The irresistible galop for the pianoforte, composed . . . by Mrs. C. Read (Sydney: Elvy & Co., [c. late 1870s]) (DIGITISED)

ASSOCIATIONS: Eliza Read (composer)

[Advertement], The Sydney Morning Herald (16 February 1865), 6 

THE NERVOUS CURES GALOP, by M. Younger, 1s. 6d. W. J. JOHNSON and CO., 232, Pitt-st.
NERVOUS CURES GALOP, now ready, price 2s. ELVY and CO.

"MUSIC AND DRAMA", The Sydney Morning Herald (18 February 1865), 8 

. . . In musical publications there has been little doing beyond a couple of adaptions of the "Nervous cures" for dance - one by Mr. M. Younger, and the other by J. R., - the latter published by Elvy and Co. . . .

The message (Jaffa, 1865)


[Advertisement], The Sydney Morning Herald (18 February 1865), 2 

MADAME JAFFA'S admired Song, "The Message," will be published in a few days. ELVY and CO.

"NEW MUSIC", Sydney Mail (4 March 1865), 2 

We have received a copy of a new song entitled "The Message," the words by the late Miss Adelaide Procton [sic, Proctor], and the music by the talented pianiste Madame Jaffa . . . Another piece - the very opposite to the above in character - has also been forwarded to us, and this is the transformation of the celebrated "Nervous Cures" of the Christy's into an excellent galop, arranged by a well known pianist of this city, who, however, is content, in the present instance, with the extremely modest initials of S. R. . . . Both pieces are published by Elvy and Co., of George-street.

Bibliography and resources:

Prue Neidorf, A guide to dating music published in Sydney and Melbourne, 1800-1899 (M.A. thesis, University of Wollongong, 1999), 163-64 (Elvy and Co.), 243 (Wilkie, Elvy and Co.) (DIGITISED)

ELZE, Mr. C. (Herr ELZE; Mr. ELZE; Mr. C. ELZA; ? Herr ELLYER; ? Herr ELLIOTT) = ? Carl ESTHER

Musician, contra bass player, double bass player

Active Melbourne, VIC, 1853 (shareable link to this entry)


A contra basso player named Elze appeared in John Winterbottom's band in Melbourne in March 1853, and again to play for George Chapman in April.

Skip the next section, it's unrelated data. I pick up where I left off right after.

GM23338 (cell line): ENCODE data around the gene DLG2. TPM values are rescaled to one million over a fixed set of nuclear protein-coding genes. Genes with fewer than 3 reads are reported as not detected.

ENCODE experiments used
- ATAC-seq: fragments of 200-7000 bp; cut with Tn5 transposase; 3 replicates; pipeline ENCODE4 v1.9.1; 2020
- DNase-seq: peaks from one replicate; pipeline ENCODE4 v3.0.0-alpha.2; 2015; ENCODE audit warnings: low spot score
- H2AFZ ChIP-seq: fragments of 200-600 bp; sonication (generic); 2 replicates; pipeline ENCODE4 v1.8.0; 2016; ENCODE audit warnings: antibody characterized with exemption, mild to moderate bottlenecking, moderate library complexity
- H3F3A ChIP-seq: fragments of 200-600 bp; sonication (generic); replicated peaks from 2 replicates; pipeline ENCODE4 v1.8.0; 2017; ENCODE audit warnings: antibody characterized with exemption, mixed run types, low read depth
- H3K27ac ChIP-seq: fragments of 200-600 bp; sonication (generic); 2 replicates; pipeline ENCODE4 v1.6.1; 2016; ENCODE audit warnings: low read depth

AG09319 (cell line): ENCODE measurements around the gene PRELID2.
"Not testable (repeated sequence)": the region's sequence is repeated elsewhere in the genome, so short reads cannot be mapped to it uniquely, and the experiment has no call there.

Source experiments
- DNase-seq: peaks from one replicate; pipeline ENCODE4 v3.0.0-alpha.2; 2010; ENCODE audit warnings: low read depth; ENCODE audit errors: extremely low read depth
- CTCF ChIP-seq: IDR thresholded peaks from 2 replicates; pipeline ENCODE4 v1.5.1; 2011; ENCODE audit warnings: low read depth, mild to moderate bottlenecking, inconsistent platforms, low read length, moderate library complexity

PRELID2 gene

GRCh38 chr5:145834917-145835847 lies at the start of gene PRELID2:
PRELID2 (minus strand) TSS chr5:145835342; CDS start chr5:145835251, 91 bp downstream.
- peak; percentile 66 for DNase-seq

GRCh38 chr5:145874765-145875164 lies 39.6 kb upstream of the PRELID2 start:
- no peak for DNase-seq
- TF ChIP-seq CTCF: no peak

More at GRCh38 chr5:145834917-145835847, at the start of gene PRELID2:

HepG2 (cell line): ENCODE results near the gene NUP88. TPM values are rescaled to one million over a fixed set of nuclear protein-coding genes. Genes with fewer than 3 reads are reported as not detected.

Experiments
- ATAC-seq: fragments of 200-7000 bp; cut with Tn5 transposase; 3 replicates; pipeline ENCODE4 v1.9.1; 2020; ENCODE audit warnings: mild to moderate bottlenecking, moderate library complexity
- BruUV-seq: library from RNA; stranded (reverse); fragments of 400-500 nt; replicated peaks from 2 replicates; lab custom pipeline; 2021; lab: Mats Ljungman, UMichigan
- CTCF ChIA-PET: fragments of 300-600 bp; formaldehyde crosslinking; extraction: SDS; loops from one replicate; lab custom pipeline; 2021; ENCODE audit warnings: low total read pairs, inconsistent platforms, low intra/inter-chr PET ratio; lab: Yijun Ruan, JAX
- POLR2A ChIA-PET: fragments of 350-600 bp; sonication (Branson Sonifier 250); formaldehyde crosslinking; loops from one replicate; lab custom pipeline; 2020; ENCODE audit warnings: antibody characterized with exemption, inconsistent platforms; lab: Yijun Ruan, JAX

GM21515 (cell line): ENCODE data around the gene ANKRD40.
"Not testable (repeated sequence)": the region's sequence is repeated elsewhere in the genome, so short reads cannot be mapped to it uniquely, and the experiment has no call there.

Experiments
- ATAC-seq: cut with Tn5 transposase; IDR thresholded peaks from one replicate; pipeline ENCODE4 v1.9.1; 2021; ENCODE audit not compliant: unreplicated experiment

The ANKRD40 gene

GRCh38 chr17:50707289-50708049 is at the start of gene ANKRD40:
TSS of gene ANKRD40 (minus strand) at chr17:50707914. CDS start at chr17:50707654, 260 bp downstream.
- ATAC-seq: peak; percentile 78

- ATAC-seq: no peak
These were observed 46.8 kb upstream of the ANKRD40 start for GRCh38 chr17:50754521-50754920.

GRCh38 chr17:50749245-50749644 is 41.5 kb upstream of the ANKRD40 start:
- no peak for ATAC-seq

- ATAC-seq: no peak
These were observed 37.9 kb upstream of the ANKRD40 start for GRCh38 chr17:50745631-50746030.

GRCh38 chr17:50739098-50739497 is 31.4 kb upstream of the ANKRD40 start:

A Herr Ellyer was also billed to play contra basso with Winterbottom's band in Sydney at the same time in April; and, although the same person could not have appeared in both cities, it is possible that Ellyer and Elze were the same person, and that he only fulfilled one or other engagement.

A Herr Elliott also appeared playing contra bass for Carl Richty in Ballarat, VIC, in August 1857.

However, ruling out Elliott above, could "Elze" correctly be identified as the contra bass player Carl Esther, active in Beechworth, VIC, by March 1857?


Melbourne, VIC (March and April, 1853):

[Advertisement], The Argus [Melbourne, VIC] (12 March 1853), 12 

CIRCUS, Top of Bourke-street, east.
WINTERBOTTOM'S BENEFIT, Monday Evening Next, March 14th . . .
MONSTER CONCERT For which he has engaged the whole of the Musical celebrities in the Colony,
and . . . the entire Band of the 40th Regiment, Conducted by Mr. Johnson.
PROGRAMME . . . PART I. Overture - Zampa - Herold . . .
First time, GREAT EXHIBITION QUADRILLE, By Jullien . . .
PROMENADE CONCERTS . . . will be continued for ONE MONTH LONGER! . . .
Cornet-a-Piston - Signor Maffei.
Contra-Basso - Herr Elze.
Flute - Mr. Thatcher.
Ophecleide - Mr. Hartigan.
Clarionet - Mr. Johnson.
Bassoon - Mr. Winterbottom . . .
Admission - One Shilling. Dress Circle - Half-a-crown.

ASSOCIATIONS: John Winterbottom (conductor); Henry Johnson (musician, master, 40th band); Joseph Maffei (musician); Joseph Hartigan (musician, 40th band); Charles Thatcher (musician); Band of the 40th Regiment (military); Noble's Circus (Melbourne venue)

[Advertisement], The Argus (18 March 1853), 12 

GRAND PROMENADE CONCERT, Circus, Top of Bourke-street, east.